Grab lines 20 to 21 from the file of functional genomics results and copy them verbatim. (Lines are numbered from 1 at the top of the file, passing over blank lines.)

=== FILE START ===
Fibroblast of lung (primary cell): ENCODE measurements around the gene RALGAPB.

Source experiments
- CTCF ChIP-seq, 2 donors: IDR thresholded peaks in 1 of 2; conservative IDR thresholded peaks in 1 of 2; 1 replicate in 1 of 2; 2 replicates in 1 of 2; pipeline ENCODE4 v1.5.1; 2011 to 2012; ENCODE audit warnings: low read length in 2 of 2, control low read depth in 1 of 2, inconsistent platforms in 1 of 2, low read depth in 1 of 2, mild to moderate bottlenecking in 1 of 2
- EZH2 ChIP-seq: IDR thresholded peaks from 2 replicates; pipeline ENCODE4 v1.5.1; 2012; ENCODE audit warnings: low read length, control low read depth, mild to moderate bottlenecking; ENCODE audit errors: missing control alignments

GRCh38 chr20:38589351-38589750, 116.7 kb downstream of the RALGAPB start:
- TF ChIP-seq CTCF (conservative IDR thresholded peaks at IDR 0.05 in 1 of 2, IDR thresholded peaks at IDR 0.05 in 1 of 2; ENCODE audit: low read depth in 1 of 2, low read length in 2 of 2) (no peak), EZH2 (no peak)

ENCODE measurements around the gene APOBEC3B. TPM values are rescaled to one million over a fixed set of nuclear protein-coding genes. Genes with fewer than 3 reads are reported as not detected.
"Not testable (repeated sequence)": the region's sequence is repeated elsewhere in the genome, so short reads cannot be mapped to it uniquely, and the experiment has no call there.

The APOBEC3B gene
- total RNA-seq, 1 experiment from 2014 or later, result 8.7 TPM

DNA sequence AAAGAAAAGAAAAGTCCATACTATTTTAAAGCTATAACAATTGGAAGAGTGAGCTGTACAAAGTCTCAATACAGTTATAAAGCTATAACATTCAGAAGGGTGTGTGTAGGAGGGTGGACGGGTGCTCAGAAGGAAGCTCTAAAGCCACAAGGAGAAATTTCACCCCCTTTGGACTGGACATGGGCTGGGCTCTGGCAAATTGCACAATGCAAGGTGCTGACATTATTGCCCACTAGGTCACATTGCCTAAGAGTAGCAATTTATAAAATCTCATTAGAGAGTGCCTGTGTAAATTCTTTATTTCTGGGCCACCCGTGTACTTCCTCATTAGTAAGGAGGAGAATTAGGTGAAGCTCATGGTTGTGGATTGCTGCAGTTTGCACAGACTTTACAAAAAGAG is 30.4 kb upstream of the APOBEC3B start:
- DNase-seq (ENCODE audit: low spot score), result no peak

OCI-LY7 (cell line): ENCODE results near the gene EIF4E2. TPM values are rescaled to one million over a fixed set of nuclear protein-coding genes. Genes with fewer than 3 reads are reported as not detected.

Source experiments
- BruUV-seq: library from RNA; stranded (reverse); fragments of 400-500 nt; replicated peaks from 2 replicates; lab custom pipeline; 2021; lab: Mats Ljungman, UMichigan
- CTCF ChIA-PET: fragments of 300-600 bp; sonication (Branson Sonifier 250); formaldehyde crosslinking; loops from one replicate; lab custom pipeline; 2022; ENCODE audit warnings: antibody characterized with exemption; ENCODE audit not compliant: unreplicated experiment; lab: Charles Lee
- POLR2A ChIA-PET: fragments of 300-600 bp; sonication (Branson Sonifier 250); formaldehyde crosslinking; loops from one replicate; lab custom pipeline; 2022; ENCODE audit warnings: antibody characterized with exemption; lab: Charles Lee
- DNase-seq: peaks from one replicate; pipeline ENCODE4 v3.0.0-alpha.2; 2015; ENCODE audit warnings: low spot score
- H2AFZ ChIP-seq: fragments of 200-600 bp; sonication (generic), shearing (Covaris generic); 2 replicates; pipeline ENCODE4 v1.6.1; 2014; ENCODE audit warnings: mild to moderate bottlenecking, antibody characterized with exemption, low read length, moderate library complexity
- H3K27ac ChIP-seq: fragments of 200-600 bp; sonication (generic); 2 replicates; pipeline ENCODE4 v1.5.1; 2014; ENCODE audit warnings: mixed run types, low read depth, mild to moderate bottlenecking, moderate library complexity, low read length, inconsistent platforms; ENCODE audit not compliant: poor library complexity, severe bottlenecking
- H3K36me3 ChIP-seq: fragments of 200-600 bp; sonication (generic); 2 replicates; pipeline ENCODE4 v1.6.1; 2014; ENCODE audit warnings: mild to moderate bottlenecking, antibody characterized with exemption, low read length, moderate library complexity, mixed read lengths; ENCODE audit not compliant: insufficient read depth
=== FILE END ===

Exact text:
- H3K27ac ChIP-seq: fragments of 200-600 bp; sonication (generic); 2 replicates; pipeline ENCODE4 v1.5.1; 2014; ENCODE audit warnings: mixed run types, low read depth, mild to moderate bottlenecking, moderate library complexity, low read length, inconsistent platforms; ENCODE audit not compliant: poor library complexity, severe bottlenecking
- H3K36me3 ChIP-seq: fragments of 200-600 bp; sonication (generic); 2 replicates; pipeline ENCODE4 v1.6.1; 2014; ENCODE audit warnings: mild to moderate bottlenecking, antibody characterized with exemption, low read length, moderate library complexity, mixed read lengths; ENCODE audit not compliant: insufficient read depth